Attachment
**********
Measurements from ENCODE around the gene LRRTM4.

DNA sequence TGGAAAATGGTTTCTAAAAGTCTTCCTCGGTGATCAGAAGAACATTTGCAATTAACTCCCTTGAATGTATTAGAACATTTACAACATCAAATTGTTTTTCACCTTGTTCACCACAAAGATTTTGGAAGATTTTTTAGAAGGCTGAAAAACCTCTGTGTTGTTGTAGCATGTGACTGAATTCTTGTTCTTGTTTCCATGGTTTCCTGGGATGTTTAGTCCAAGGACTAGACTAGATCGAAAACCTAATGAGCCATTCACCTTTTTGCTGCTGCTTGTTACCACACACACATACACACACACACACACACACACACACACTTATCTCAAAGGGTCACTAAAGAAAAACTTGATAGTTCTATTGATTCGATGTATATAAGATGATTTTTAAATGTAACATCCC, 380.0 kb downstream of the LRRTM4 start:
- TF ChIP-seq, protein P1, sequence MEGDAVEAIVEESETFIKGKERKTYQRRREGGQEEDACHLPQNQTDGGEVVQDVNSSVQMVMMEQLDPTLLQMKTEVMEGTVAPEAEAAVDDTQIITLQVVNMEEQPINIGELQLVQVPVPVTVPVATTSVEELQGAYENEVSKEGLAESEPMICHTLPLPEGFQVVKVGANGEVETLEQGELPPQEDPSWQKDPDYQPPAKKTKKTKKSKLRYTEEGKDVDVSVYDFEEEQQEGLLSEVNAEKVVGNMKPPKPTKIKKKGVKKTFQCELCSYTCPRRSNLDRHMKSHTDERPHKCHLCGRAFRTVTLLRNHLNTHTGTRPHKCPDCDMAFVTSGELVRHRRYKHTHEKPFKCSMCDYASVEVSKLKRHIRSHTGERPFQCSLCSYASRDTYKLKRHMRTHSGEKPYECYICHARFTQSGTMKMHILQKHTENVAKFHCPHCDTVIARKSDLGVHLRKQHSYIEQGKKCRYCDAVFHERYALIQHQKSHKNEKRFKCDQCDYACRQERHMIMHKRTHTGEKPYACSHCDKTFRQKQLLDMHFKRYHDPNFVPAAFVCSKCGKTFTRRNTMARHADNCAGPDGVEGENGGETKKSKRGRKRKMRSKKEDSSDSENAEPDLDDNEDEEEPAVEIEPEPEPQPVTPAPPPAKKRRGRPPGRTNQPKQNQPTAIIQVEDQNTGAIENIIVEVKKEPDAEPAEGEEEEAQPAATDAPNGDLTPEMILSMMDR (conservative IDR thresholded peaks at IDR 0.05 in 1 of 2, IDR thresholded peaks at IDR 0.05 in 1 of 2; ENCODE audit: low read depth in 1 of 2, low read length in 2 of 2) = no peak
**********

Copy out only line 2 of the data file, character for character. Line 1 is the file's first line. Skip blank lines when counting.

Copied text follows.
DNA sequence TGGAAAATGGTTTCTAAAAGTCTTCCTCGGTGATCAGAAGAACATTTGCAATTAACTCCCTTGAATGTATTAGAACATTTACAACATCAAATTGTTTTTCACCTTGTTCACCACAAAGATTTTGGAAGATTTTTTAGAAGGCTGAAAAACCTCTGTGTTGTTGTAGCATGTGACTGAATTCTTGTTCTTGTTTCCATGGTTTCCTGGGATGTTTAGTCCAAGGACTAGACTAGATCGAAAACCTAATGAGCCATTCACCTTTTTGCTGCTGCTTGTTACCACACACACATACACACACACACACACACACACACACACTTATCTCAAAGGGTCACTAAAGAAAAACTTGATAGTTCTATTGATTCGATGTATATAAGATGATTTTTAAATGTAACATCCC, 380.0 kb downstream of the LRRTM4 start: